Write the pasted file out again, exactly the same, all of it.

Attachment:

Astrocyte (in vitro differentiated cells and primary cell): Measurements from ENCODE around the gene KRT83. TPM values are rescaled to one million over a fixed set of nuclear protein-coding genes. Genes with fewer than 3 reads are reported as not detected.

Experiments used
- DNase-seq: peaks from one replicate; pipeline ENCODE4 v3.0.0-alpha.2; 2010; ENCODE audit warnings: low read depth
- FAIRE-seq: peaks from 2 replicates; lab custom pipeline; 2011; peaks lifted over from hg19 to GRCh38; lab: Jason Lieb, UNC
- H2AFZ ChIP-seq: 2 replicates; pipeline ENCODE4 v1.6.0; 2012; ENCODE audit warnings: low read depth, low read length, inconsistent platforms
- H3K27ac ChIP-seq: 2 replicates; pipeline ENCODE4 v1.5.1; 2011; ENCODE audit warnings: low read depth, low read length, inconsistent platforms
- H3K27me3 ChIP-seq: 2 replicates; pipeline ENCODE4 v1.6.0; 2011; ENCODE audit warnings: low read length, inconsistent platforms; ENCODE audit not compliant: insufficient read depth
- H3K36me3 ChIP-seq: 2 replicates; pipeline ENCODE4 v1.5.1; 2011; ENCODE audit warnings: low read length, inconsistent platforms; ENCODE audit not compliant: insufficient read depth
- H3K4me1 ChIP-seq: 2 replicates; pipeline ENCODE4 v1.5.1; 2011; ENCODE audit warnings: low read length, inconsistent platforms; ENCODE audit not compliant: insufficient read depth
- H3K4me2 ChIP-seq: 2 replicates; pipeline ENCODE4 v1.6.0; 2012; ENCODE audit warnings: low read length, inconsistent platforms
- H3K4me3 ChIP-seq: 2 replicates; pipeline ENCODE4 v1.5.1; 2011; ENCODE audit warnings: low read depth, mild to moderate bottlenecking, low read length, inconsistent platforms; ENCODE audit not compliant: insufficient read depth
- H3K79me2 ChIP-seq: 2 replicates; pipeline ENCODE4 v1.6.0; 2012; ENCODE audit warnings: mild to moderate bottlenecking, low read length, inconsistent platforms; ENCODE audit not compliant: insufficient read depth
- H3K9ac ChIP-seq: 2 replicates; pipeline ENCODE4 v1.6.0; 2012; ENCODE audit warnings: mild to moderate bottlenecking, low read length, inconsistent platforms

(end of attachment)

Astrocyte (in vitro differentiated cells and primary cell): Measurements from ENCODE around the gene KRT83. TPM values are rescaled to one million over a fixed set of nuclear protein-coding genes. Genes with fewer than 3 reads are reported as not detected.

Experiments used
- DNase-seq: peaks from one replicate; pipeline ENCODE4 v3.0.0-alpha.2; 2010; ENCODE audit warnings: low read depth
- FAIRE-seq: peaks from 2 replicates; lab custom pipeline; 2011; peaks lifted over from hg19 to GRCh38; lab: Jason Lieb, UNC
- H2AFZ ChIP-seq: 2 replicates; pipeline ENCODE4 v1.6.0; 2012; ENCODE audit warnings: low read depth, low read length, inconsistent platforms
- H3K27ac ChIP-seq: 2 replicates; pipeline ENCODE4 v1.5.1; 2011; ENCODE audit warnings: low read depth, low read length, inconsistent platforms
- H3K27me3 ChIP-seq: 2 replicates; pipeline ENCODE4 v1.6.0; 2011; ENCODE audit warnings: low read length, inconsistent platforms; ENCODE audit not compliant: insufficient read depth
- H3K36me3 ChIP-seq: 2 replicates; pipeline ENCODE4 v1.5.1; 2011; ENCODE audit warnings: low read length, inconsistent platforms; ENCODE audit not compliant: insufficient read depth
- H3K4me1 ChIP-seq: 2 replicates; pipeline ENCODE4 v1.5.1; 2011; ENCODE audit warnings: low read length, inconsistent platforms; ENCODE audit not compliant: insufficient read depth
- H3K4me2 ChIP-seq: 2 replicates; pipeline ENCODE4 v1.6.0; 2012; ENCODE audit warnings: low read length, inconsistent platforms
- H3K4me3 ChIP-seq: 2 replicates; pipeline ENCODE4 v1.5.1; 2011; ENCODE audit warnings: low read depth, mild to moderate bottlenecking, low read length, inconsistent platforms; ENCODE audit not compliant: insufficient read depth
- H3K79me2 ChIP-seq: 2 replicates; pipeline ENCODE4 v1.6.0; 2012; ENCODE audit warnings: mild to moderate bottlenecking, low read length, inconsistent platforms; ENCODE audit not compliant: insufficient read depth
- H3K9ac ChIP-seq: 2 replicates; pipeline ENCODE4 v1.6.0; 2012; ENCODE audit warnings: mild to moderate bottlenecking, low read length, inconsistent platforms